Trauma Fuels Addiction

overweight_woman2Mary, overweight since childhood, was forced to diet from the age of five.  As an adult, whenever she’d get mad, she’d stand at the kitchen counter shoveling in chips and other crunchy foods as fast as she could. In our sessions together, she became aware of the reservoir of anger and humiliation caused by her mother who restricted her food because Mom was fat.

Addiction treatment theory says that whatever age the child started using a substance is the emotional age he or she gets stuck. Doesn’t this make sense? We may be walking around in a 44 year-old body, but inside feel like 5 or 12. Unfortunately, we see lots of grown-ups acting out their anger, sadness, and pain by hurting themselves or others.

Mary didn’t realize it, but she was traumatized by her early experiences of feeling she could have mom’s love only if she was “thinner.” That early trauma and the feelings associated with it set her up to be a food addict.

“All addiction is driven by psychological or emotional issues, particularly a feeling of helplessness or humiliation. Helplessness is the feeling of powerlessness.”  Lance Dodes, M.D., psychiatrist, Harvard Medical School, The Heart of Addiction.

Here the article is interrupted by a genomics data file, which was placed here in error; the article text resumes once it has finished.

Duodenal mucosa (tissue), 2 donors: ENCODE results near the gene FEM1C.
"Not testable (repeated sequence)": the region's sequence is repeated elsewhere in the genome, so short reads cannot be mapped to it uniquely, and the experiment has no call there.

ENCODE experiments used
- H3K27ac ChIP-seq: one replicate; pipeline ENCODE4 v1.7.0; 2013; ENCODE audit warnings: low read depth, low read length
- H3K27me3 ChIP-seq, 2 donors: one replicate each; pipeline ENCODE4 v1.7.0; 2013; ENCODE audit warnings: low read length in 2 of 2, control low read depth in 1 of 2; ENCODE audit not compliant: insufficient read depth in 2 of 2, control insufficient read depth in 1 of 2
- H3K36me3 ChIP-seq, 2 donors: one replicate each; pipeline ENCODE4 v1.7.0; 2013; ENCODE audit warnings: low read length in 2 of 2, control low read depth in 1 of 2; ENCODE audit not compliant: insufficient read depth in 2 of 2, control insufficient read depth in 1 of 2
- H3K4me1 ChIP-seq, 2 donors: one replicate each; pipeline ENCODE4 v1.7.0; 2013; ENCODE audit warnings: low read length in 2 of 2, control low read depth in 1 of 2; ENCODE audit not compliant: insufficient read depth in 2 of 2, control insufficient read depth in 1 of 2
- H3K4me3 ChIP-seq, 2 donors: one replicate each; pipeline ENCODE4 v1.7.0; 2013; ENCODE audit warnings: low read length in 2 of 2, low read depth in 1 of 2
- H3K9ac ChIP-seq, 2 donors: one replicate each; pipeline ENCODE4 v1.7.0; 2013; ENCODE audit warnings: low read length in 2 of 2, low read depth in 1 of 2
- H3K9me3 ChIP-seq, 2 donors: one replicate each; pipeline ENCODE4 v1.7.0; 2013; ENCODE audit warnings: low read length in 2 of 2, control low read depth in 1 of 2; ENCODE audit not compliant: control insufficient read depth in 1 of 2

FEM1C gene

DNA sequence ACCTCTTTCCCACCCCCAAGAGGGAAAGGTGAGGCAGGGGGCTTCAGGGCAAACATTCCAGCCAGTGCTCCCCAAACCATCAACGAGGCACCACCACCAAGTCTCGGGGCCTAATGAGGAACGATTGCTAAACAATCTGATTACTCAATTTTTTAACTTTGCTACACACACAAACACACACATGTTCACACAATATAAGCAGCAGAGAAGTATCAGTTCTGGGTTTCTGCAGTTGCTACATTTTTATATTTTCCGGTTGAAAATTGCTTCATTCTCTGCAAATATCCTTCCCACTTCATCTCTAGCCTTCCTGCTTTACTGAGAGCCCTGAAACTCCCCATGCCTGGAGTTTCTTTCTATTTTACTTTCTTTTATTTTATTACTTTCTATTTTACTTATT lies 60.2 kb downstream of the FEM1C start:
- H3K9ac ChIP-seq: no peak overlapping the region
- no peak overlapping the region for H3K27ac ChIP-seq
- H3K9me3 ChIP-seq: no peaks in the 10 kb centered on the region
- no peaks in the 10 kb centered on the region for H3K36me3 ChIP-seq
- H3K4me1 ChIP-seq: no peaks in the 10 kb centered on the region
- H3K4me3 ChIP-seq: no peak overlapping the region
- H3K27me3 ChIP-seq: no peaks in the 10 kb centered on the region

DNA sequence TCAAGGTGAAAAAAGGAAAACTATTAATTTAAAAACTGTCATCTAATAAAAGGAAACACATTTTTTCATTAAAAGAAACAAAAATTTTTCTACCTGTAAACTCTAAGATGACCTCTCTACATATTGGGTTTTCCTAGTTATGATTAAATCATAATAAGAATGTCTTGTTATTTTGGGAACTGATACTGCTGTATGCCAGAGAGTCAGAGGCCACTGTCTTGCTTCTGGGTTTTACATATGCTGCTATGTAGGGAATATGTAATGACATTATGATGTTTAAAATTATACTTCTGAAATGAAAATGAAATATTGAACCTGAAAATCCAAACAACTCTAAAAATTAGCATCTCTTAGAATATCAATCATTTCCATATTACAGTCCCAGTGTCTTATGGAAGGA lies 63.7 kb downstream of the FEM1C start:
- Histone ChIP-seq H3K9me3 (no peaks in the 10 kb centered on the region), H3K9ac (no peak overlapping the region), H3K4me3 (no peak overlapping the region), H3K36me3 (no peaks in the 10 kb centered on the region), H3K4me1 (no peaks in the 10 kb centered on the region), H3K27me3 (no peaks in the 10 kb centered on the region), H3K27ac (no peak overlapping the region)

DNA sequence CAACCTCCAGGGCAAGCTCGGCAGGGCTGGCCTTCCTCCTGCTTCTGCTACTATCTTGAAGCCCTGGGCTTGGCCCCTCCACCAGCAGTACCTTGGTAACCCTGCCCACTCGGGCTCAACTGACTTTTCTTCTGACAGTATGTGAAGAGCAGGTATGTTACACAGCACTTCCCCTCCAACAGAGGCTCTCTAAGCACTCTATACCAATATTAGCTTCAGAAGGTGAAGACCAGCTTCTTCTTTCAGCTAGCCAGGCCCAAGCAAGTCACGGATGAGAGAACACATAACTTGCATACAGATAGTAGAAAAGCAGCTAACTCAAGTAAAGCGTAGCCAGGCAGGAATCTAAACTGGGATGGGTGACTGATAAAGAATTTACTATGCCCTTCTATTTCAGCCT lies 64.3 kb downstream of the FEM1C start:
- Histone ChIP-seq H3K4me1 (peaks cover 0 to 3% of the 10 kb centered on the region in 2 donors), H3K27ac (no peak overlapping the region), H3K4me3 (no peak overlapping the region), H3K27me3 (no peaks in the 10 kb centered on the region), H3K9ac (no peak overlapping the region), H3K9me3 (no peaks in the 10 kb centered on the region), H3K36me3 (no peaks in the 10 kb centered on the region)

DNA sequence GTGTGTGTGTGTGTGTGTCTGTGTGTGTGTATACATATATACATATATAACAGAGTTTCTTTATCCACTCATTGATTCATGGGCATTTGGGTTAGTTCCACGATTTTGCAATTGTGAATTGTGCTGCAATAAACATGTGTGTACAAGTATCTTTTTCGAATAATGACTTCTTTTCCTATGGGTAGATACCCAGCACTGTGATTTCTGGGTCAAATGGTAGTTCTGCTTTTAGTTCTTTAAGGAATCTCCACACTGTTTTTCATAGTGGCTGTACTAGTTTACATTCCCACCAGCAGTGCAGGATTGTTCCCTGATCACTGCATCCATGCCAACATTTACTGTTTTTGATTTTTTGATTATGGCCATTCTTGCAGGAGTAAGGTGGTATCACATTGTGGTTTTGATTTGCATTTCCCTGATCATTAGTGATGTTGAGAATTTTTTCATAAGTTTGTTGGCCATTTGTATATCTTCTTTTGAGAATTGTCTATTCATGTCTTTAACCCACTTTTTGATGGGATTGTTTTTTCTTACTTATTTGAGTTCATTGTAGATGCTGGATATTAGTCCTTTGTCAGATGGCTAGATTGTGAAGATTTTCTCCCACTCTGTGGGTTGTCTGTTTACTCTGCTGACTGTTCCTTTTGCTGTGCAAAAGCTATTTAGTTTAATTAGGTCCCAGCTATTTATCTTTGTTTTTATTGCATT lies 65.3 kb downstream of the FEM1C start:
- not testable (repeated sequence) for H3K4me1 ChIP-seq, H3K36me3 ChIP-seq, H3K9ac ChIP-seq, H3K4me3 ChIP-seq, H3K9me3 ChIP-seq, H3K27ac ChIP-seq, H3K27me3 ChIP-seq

overwhelmTrauma can fuel anxiety, depression and is often the underpinning of self-medicating to try to comfort, nurture or cope with overwhelming feelings.  I worked with women with weight concerns for 13 years and every one of them had difficulties with anxiety or depression.

One treatment approach that is very effective with trauma and anxiety is Emotional Freedom Technique, developed by Gary Craig. (  EFT is like psychological acupuncture and is the best technique I’ve ever used to help people safely go into their feelings, release them and feel better. It is NOT a cure for addiction. However, since anxiety and depression fuel cravings, using EFT to heal past trauma and to cope with every day upset or stress is very effective in the recovery process.